Screenshot of video posted to Instagram by Christian Kulas, of Kenilworth, who was later charged in connection with the January 6, 2021, insurrection at the U.S. Capitol Building. | Photo via U.S. District Court / FBI

Two brothers from Lake Forest were sentenced to probation and home detention for participating in the deadly January 6 insurrection at the U.S. Capitol in Washington D.C.

Mark Kulas, Jr., 27, of Lake Forest, was charged in U.S. District Court for the District of Columbia with one count of violent entry and disorderly conduct on Capitol grounds, a misdemeanor.

Kulas was charged by criminal information on November 19.

Prosecutors allege Kulas willfully and knowingly paraded, demonstrated and picketed in the U.S. Capitol Building, according to court documents.

Mark Kulas’s brother, Christian Kulas, 24, of Kenilworth, was charged last June for also participating in the riot.

Prosecutors charged Christian Kulas with two counts of violent entry and disorderly conduct on Capitol grounds and one count of temporary residence of the president.

Several people sent tips to the FBI days after the January 6 riot about a video Christian Kulas had posted on Instagram that appeared to show himself participating.

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A man, who multiple people identified as Christian Kulas, was seen in the video wearing a Burberry jacket along with a baseball cap that said “Keep America Great” on the front of it, according to an affidavit from the FBI.

He could be heard in the video laughing and saying “storming the Capitol,” the affidavit said.

Kulas’ mother confirmed in a direct message on social media that her son Christian was the one in the video, the affidavit said.

The Kulas brothers are graduates of Lake Forest High School and are the sons of the owners of Kulas Maids, which is a Northbrook-based company.

The Kulas brothers both appeared in court in December in front of U.S. District Court Judge Thomas Hogan and entered into plea agreements.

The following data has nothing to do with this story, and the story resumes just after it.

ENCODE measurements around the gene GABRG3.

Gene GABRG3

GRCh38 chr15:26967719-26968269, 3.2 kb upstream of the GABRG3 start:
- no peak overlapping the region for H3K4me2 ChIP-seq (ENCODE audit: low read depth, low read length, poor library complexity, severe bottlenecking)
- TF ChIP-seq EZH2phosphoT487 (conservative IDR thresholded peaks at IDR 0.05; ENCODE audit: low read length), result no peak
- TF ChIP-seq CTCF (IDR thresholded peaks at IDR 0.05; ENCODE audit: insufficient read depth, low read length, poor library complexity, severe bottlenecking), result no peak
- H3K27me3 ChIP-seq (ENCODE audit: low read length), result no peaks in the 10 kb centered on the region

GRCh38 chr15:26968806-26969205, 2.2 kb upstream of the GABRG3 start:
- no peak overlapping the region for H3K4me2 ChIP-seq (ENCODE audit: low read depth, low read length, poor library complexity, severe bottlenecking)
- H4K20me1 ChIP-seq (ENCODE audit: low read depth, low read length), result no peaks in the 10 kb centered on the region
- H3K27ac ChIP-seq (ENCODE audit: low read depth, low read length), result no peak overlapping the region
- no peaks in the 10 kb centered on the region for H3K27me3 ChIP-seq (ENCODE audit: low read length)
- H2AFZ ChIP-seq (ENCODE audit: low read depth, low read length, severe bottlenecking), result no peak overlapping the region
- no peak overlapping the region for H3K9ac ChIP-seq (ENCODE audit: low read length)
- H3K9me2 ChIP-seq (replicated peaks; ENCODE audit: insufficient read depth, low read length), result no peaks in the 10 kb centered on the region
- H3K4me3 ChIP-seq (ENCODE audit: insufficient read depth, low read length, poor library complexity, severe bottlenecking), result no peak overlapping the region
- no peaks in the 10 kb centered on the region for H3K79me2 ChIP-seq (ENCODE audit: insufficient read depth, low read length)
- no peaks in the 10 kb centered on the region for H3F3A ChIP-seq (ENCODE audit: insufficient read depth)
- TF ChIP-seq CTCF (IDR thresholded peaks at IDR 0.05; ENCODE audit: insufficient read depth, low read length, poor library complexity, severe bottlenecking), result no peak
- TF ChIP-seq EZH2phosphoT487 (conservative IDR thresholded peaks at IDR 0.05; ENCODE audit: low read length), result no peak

Both of them pleaded guilty to one count of violent entry and disorderly conduct on Capitol grounds, a misdemeanor.

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The Kulas brothers agreed in their plea deal to cooperate with law enforcement agents by letting them examine social media accounts on their electronic devices.

Prosecutors said in court documents that the two brothers flew from Illinois to Washington, D.C. on January 5 and walked with the crowd into the U.S. Capitol Building on January 6.

“Mark Kulas, Jr. and Christian Kulas walked around the interior of the U.S. Capitol Building, including through areas known as the Capitol Rotunda and Statuary Hall. Christian Kulas shouted and cheered in support of the rioters, including a group of rioters using force in an effort to breach a police line and to open a doorway,” prosecutors said.

Prosecutors added that there is no evidence the two assisted the rioters using force against the police line in an effort to open the doorway.

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The offense that the Kulas brothers pleaded guilty to carries a maximum sentence of six months in prison and a fine of up to $5,000.

On Tuesday, Hogan sentenced the two to 60 days of home detention and six months of probation. They will also have to pay restitution of $500 each.

In the 15 months since Jan. 6, nearly 800 people have been arrested in nearly all 50 states for crimes related to the breach of the U.S. Capitol, including over 250 people charged with assaulting or impeding law enforcement, prosecutors said.